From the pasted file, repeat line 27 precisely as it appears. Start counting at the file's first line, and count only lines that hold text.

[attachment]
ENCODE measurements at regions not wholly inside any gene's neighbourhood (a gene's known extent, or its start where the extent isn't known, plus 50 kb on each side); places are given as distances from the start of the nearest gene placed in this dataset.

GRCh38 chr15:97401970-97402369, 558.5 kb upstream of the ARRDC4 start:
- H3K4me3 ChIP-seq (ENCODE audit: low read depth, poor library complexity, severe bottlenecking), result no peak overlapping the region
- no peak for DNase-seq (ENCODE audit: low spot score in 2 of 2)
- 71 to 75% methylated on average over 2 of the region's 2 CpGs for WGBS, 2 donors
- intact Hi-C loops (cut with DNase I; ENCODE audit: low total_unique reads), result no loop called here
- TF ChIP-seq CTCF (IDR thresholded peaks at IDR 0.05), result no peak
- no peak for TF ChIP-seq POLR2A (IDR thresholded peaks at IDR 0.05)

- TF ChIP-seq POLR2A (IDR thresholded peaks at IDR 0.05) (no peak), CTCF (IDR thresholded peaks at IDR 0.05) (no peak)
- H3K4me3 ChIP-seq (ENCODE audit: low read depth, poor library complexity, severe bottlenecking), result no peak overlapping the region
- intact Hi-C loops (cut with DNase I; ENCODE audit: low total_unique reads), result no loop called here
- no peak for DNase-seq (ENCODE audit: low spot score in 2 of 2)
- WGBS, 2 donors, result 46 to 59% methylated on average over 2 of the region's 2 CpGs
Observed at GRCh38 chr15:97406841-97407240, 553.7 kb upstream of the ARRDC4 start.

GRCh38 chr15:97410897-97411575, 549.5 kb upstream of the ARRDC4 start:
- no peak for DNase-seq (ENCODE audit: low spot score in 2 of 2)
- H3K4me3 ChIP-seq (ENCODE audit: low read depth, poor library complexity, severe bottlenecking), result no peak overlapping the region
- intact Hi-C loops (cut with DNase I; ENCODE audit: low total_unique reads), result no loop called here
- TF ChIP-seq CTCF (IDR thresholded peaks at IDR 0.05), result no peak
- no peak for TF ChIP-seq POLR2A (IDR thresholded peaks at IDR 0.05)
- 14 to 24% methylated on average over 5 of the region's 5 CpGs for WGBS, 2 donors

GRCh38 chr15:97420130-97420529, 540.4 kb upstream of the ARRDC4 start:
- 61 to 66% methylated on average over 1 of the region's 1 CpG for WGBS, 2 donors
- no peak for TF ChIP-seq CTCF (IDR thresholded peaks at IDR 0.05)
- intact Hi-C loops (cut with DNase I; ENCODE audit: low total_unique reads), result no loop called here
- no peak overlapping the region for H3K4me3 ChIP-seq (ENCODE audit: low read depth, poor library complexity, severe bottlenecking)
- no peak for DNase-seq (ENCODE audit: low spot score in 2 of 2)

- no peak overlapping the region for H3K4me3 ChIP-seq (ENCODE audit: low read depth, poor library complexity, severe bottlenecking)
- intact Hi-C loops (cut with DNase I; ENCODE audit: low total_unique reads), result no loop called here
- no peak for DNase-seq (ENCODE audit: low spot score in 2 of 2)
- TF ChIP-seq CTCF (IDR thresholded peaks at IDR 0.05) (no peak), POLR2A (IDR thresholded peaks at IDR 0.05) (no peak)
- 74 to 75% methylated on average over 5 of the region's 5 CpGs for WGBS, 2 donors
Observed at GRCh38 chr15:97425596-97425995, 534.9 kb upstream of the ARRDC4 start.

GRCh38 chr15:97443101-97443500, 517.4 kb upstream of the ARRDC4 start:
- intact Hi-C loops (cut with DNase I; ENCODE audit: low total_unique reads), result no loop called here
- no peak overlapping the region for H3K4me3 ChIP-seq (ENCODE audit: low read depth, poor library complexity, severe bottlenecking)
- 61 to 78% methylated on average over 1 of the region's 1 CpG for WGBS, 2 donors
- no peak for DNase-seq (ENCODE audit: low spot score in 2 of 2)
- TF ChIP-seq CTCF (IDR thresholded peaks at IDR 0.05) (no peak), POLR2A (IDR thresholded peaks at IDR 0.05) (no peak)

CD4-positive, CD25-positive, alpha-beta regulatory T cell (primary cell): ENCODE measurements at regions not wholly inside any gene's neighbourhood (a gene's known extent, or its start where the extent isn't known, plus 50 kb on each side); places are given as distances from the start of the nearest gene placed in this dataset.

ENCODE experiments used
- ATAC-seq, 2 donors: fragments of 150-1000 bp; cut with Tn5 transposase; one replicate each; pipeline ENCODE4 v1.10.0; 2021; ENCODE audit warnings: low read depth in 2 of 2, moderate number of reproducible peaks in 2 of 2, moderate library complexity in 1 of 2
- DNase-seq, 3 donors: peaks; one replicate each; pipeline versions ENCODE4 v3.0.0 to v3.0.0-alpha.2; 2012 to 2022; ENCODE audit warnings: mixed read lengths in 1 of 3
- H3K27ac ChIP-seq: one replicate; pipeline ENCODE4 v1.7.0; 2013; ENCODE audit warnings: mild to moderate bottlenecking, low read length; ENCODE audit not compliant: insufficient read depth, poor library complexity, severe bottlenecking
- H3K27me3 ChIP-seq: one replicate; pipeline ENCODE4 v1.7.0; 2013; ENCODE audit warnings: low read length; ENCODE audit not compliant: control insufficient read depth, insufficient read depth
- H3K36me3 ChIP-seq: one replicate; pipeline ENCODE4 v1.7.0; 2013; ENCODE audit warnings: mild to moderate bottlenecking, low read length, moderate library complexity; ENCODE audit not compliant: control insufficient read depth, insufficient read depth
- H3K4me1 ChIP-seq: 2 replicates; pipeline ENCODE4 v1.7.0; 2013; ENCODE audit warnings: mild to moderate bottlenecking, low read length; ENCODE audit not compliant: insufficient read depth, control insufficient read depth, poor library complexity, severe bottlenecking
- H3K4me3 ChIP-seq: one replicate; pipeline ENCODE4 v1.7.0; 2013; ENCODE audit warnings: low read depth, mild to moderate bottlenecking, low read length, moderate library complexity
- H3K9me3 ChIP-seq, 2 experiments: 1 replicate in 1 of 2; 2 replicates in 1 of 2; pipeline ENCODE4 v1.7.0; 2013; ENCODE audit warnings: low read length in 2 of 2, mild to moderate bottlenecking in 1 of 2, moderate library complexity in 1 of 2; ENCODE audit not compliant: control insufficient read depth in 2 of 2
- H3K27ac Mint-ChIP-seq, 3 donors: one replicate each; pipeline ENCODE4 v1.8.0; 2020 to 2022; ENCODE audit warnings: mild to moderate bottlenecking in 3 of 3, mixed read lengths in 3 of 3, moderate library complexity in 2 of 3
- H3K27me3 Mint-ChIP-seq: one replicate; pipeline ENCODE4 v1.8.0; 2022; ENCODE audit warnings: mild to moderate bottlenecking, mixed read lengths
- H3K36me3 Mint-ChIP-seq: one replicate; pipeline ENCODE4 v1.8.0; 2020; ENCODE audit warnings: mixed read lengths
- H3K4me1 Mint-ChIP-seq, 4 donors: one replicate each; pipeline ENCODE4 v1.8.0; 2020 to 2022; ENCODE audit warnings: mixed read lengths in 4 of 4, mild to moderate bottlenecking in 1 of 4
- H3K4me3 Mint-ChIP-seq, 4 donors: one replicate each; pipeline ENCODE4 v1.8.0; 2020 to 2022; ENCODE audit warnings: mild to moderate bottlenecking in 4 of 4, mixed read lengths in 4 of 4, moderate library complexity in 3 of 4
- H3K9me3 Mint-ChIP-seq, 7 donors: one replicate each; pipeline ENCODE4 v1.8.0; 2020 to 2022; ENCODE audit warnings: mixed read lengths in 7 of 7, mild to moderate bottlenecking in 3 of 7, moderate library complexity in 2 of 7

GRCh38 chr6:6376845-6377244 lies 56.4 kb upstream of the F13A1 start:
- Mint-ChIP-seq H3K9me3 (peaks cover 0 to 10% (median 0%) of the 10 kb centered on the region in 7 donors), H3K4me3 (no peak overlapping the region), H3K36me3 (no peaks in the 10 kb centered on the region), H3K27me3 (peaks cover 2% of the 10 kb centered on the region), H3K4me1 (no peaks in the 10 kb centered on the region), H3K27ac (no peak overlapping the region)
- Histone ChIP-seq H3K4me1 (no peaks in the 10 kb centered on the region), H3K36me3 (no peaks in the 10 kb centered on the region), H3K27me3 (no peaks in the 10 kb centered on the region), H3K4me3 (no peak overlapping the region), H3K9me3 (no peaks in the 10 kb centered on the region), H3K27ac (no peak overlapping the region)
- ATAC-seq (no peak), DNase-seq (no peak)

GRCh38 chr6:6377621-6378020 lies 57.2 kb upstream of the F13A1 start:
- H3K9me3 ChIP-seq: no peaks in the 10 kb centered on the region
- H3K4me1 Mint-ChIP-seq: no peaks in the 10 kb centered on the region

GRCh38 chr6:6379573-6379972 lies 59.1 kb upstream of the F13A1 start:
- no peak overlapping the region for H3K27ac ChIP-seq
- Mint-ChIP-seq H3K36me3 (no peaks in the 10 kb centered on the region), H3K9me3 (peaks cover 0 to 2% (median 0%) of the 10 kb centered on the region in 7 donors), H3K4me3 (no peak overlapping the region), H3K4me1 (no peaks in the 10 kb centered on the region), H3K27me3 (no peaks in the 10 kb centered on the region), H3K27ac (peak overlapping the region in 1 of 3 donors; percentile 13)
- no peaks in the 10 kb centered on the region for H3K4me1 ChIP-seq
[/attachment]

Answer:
- no peak for DNase-seq (ENCODE audit: low spot score in 2 of 2)